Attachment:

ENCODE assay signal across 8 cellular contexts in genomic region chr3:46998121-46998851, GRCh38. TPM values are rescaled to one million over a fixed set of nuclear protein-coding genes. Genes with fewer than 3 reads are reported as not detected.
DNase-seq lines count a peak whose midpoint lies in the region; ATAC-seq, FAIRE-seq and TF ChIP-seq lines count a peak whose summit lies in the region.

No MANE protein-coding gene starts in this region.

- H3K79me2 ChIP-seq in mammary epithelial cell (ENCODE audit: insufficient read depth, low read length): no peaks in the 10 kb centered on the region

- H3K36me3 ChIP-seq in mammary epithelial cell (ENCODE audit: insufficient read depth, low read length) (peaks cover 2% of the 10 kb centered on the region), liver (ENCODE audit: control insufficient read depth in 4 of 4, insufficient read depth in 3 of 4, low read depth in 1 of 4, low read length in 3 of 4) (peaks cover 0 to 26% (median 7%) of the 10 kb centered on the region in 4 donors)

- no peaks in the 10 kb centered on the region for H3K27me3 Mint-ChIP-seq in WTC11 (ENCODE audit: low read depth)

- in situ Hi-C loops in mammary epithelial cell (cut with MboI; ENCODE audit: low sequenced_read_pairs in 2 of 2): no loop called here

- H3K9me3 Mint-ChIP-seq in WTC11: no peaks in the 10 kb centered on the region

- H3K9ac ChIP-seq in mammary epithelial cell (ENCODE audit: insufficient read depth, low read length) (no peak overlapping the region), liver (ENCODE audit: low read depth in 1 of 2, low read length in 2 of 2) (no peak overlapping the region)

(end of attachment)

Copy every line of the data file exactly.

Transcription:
ENCODE assay signal across 8 cellular contexts in genomic region chr3:46998121-46998851, GRCh38. TPM values are rescaled to one million over a fixed set of nuclear protein-coding genes. Genes with fewer than 3 reads are reported as not detected.
DNase-seq lines count a peak whose midpoint lies in the region; ATAC-seq, FAIRE-seq and TF ChIP-seq lines count a peak whose summit lies in the region.

No MANE protein-coding gene starts in this region.

- H3K79me2 ChIP-seq in mammary epithelial cell (ENCODE audit: insufficient read depth, low read length): no peaks in the 10 kb centered on the region

- H3K36me3 ChIP-seq in mammary epithelial cell (ENCODE audit: insufficient read depth, low read length) (peaks cover 2% of the 10 kb centered on the region), liver (ENCODE audit: control insufficient read depth in 4 of 4, insufficient read depth in 3 of 4, low read depth in 1 of 4, low read length in 3 of 4) (peaks cover 0 to 26% (median 7%) of the 10 kb centered on the region in 4 donors)

- no peaks in the 10 kb centered on the region for H3K27me3 Mint-ChIP-seq in WTC11 (ENCODE audit: low read depth)

- in situ Hi-C loops in mammary epithelial cell (cut with MboI; ENCODE audit: low sequenced_read_pairs in 2 of 2): no loop called here

- H3K9me3 Mint-ChIP-seq in WTC11: no peaks in the 10 kb centered on the region

- H3K9ac ChIP-seq in mammary epithelial cell (ENCODE audit: insufficient read depth, low read length) (no peak overlapping the region), liver (ENCODE audit: low read depth in 1 of 2, low read length in 2 of 2) (no peak overlapping the region)